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How Buyers Evaluate a Restaurant, Bar or Club Business to Determine if it is the Right Opportunity – Part 2

By in 2012 - Volume 14 with 0 Comments

The three primary areas buyers focus in on in doing their analysis to determine if the restaurant, bar or club opportunity it the right one for them is as follows: a. Price Valuation, b. Location Overview and c. Lease Terms. In the most recent article I discussed Price Valuation and Location Overview and in this edition and the next edition I will discuss the major components of Lease Terms. In this edition I will cover the following topics: a. term of lease, b. rent, c. yearly rent increases and d. additional occupancy expenses. In the next edition I will discuss the following topics: e. the guarantor, f. use clause, g. assignment and subletting and h. options.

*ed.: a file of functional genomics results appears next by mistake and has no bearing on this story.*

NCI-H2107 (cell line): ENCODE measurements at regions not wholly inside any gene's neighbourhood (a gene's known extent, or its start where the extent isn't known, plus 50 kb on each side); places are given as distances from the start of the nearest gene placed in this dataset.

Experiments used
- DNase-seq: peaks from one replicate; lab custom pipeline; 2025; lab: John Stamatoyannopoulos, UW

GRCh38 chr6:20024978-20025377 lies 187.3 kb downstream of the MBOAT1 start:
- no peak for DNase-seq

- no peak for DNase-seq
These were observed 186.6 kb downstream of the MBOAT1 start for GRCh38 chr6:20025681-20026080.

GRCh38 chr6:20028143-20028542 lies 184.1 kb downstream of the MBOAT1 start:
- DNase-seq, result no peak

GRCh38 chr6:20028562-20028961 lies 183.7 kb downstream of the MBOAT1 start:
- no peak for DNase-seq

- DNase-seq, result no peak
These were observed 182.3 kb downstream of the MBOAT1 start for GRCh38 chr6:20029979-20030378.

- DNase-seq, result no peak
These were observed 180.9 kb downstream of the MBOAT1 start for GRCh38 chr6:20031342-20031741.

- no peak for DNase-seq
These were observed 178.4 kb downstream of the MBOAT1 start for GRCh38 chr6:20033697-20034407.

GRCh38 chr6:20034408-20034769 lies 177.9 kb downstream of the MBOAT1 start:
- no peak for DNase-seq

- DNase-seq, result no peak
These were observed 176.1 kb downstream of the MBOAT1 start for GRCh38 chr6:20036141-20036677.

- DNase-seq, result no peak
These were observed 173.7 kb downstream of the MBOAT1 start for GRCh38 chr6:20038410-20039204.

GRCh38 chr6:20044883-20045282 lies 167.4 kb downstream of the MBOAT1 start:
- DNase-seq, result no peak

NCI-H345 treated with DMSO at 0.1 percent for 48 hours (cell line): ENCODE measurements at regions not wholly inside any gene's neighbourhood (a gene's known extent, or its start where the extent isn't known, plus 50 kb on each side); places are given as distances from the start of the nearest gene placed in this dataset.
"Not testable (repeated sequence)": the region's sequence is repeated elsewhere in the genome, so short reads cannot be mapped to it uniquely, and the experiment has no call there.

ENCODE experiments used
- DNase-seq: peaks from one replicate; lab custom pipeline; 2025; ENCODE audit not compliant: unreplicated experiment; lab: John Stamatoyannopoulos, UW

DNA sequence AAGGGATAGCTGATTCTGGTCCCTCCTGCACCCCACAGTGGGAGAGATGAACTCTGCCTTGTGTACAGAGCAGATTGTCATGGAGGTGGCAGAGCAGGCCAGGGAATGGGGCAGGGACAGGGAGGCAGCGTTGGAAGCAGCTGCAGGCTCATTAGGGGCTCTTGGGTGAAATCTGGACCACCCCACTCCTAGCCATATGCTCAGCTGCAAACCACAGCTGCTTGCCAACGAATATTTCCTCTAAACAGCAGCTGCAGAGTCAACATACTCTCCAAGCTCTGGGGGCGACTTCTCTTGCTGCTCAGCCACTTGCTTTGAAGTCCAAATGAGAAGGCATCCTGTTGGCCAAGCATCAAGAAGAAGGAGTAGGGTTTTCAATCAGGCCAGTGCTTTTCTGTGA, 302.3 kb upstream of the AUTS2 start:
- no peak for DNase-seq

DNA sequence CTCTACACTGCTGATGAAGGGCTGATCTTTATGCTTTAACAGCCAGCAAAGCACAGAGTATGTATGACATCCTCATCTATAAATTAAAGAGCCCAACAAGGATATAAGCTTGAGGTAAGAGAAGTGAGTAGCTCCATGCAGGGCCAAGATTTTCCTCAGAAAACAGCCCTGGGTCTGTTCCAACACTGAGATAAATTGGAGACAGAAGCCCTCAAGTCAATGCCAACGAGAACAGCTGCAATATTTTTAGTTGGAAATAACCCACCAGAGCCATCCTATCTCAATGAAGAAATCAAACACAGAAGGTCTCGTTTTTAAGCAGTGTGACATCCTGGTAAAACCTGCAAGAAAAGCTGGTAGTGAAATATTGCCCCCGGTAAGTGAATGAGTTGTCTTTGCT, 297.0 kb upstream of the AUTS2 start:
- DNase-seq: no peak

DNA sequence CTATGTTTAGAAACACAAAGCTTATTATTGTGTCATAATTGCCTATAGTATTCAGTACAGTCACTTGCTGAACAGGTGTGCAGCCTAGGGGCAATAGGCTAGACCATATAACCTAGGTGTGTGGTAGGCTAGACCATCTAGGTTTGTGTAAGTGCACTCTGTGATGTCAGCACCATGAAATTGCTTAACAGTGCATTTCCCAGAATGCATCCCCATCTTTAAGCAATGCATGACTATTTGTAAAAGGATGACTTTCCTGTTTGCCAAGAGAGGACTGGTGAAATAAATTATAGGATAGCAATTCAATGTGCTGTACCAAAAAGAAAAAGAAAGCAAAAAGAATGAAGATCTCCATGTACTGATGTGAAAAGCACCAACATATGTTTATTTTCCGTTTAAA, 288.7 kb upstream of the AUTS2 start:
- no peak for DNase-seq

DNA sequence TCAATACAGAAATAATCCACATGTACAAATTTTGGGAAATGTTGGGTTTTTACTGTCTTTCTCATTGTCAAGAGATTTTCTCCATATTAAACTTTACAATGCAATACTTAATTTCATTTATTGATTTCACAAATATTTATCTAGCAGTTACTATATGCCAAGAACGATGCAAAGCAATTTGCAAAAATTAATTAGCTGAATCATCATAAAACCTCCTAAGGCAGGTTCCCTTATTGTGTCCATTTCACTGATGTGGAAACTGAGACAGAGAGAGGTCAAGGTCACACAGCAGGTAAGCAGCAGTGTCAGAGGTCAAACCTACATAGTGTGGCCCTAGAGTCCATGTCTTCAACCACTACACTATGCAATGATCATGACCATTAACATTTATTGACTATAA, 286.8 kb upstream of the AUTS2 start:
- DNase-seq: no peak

The Major Components of the Lease

  1. Term – Term is the length of the lease in number of years. It is recommended that the operator obtains minimally a five year term, which is called the base term and a five year option which is discussed below, so the tenant has enough time to get a return of his investment and return on his investment. Some landlords do not grant options in which case it is recommended that the operator obtain a ten year or longer lease term. The advantage of having a shorter base term with options is that the tenant is only personally liable for the base term and if the business is not successful the tenant will not exercise the option and will minimize his personal liability. Generally the more that is invested in the business by the tenant the longer the lease term the tenant requires in order to be able to recoup his investment and obtain a reasonable profit on the money the tenant has invested in the business